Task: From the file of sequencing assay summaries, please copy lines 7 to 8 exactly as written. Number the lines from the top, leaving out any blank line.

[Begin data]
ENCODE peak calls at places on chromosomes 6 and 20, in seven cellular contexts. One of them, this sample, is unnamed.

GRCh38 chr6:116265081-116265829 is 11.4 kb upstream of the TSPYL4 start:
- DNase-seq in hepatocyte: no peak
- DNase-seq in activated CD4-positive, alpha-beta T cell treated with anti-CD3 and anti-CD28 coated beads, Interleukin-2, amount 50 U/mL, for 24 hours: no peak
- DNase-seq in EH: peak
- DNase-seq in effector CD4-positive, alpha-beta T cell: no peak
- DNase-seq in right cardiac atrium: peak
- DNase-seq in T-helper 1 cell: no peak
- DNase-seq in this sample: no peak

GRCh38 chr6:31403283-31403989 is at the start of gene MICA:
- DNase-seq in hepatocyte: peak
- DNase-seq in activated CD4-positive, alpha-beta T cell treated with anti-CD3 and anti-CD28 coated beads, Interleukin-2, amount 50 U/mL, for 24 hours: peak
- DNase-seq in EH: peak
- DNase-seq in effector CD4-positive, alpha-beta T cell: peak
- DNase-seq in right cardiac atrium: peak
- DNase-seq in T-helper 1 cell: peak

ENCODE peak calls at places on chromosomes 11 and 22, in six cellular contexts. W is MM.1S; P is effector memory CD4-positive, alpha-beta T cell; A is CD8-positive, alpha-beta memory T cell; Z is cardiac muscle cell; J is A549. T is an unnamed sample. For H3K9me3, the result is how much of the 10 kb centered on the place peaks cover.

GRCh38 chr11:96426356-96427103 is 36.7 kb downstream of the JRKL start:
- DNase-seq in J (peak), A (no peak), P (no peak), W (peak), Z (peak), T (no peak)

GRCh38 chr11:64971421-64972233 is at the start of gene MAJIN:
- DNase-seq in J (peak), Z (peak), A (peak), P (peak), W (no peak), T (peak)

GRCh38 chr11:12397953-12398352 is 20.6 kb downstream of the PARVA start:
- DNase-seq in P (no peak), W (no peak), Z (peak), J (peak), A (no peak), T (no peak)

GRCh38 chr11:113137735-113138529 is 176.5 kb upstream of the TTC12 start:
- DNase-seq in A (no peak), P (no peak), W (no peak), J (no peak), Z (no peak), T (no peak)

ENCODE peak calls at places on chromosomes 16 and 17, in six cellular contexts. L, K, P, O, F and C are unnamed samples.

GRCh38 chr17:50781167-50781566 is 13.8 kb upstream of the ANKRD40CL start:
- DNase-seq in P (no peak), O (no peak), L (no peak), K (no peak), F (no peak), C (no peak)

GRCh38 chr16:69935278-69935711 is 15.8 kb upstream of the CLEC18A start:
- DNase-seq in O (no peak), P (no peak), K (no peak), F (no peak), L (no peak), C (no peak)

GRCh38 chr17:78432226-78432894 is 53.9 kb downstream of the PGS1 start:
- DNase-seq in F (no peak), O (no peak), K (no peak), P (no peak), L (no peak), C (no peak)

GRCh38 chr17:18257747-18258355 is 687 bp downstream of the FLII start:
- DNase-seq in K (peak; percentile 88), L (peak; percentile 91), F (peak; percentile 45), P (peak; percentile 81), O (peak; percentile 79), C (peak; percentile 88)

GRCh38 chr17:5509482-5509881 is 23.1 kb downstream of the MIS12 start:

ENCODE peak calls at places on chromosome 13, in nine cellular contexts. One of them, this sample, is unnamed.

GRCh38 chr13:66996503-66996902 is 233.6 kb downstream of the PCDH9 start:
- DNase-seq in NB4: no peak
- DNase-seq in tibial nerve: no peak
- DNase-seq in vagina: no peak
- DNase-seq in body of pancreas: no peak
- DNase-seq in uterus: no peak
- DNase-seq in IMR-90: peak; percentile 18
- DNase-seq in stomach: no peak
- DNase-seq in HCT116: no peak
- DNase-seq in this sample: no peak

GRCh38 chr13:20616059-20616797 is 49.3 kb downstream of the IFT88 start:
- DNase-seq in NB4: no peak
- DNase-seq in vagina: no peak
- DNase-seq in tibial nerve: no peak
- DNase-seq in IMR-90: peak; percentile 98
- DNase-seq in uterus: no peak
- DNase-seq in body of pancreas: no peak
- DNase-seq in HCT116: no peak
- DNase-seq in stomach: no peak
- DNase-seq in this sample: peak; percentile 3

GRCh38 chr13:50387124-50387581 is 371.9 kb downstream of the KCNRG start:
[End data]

- DNase-seq in right cardiac atrium: peak
- DNase-seq in T-helper 1 cell: no peak